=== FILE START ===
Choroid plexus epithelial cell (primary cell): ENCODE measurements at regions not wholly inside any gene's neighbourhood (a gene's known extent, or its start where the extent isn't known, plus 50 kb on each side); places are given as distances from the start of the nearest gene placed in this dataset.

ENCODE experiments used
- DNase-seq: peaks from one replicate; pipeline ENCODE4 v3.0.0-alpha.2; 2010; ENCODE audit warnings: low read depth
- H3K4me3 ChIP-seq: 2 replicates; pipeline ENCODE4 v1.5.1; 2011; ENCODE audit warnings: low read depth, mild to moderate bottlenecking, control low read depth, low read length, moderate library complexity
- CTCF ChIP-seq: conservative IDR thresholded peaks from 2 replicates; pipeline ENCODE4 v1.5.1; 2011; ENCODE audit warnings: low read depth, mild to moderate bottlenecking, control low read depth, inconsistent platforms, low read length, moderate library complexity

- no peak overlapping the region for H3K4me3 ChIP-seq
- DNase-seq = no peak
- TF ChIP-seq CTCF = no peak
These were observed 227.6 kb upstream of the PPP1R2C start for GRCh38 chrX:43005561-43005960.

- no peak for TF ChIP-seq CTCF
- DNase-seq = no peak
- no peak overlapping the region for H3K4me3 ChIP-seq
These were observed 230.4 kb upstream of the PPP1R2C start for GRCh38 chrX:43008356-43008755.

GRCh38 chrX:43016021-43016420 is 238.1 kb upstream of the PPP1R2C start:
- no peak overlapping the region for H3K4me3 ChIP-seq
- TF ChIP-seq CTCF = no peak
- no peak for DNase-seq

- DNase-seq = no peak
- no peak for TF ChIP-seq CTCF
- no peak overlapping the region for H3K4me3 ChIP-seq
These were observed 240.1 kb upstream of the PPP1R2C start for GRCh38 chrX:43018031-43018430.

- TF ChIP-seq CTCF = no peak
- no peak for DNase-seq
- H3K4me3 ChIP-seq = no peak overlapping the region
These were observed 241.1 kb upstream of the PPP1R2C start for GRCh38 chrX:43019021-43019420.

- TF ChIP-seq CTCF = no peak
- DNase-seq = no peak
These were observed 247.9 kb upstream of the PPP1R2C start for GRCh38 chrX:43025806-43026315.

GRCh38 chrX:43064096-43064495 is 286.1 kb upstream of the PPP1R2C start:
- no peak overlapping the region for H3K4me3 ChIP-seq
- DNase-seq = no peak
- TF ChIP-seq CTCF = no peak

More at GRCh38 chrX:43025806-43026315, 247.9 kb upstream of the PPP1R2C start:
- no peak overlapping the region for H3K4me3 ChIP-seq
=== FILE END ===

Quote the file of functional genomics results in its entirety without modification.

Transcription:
Choroid plexus epithelial cell (primary cell): ENCODE measurements at regions not wholly inside any gene's neighbourhood (a gene's known extent, or its start where the extent isn't known, plus 50 kb on each side); places are given as distances from the start of the nearest gene placed in this dataset.

ENCODE experiments used
- DNase-seq: peaks from one replicate; pipeline ENCODE4 v3.0.0-alpha.2; 2010; ENCODE audit warnings: low read depth
- H3K4me3 ChIP-seq: 2 replicates; pipeline ENCODE4 v1.5.1; 2011; ENCODE audit warnings: low read depth, mild to moderate bottlenecking, control low read depth, low read length, moderate library complexity
- CTCF ChIP-seq: conservative IDR thresholded peaks from 2 replicates; pipeline ENCODE4 v1.5.1; 2011; ENCODE audit warnings: low read depth, mild to moderate bottlenecking, control low read depth, inconsistent platforms, low read length, moderate library complexity

- no peak overlapping the region for H3K4me3 ChIP-seq
- DNase-seq = no peak
- TF ChIP-seq CTCF = no peak
These were observed 227.6 kb upstream of the PPP1R2C start for GRCh38 chrX:43005561-43005960.

- no peak for TF ChIP-seq CTCF
- DNase-seq = no peak
- no peak overlapping the region for H3K4me3 ChIP-seq
These were observed 230.4 kb upstream of the PPP1R2C start for GRCh38 chrX:43008356-43008755.

GRCh38 chrX:43016021-43016420 is 238.1 kb upstream of the PPP1R2C start:
- no peak overlapping the region for H3K4me3 ChIP-seq
- TF ChIP-seq CTCF = no peak
- no peak for DNase-seq

- DNase-seq = no peak
- no peak for TF ChIP-seq CTCF
- no peak overlapping the region for H3K4me3 ChIP-seq
These were observed 240.1 kb upstream of the PPP1R2C start for GRCh38 chrX:43018031-43018430.

- TF ChIP-seq CTCF = no peak
- no peak for DNase-seq
- H3K4me3 ChIP-seq = no peak overlapping the region
These were observed 241.1 kb upstream of the PPP1R2C start for GRCh38 chrX:43019021-43019420.

- TF ChIP-seq CTCF = no peak
- DNase-seq = no peak
These were observed 247.9 kb upstream of the PPP1R2C start for GRCh38 chrX:43025806-43026315.

GRCh38 chrX:43064096-43064495 is 286.1 kb upstream of the PPP1R2C start:
- no peak overlapping the region for H3K4me3 ChIP-seq
- DNase-seq = no peak
- TF ChIP-seq CTCF = no peak

More at GRCh38 chrX:43025806-43026315, 247.9 kb upstream of the PPP1R2C start:
- no peak overlapping the region for H3K4me3 ChIP-seq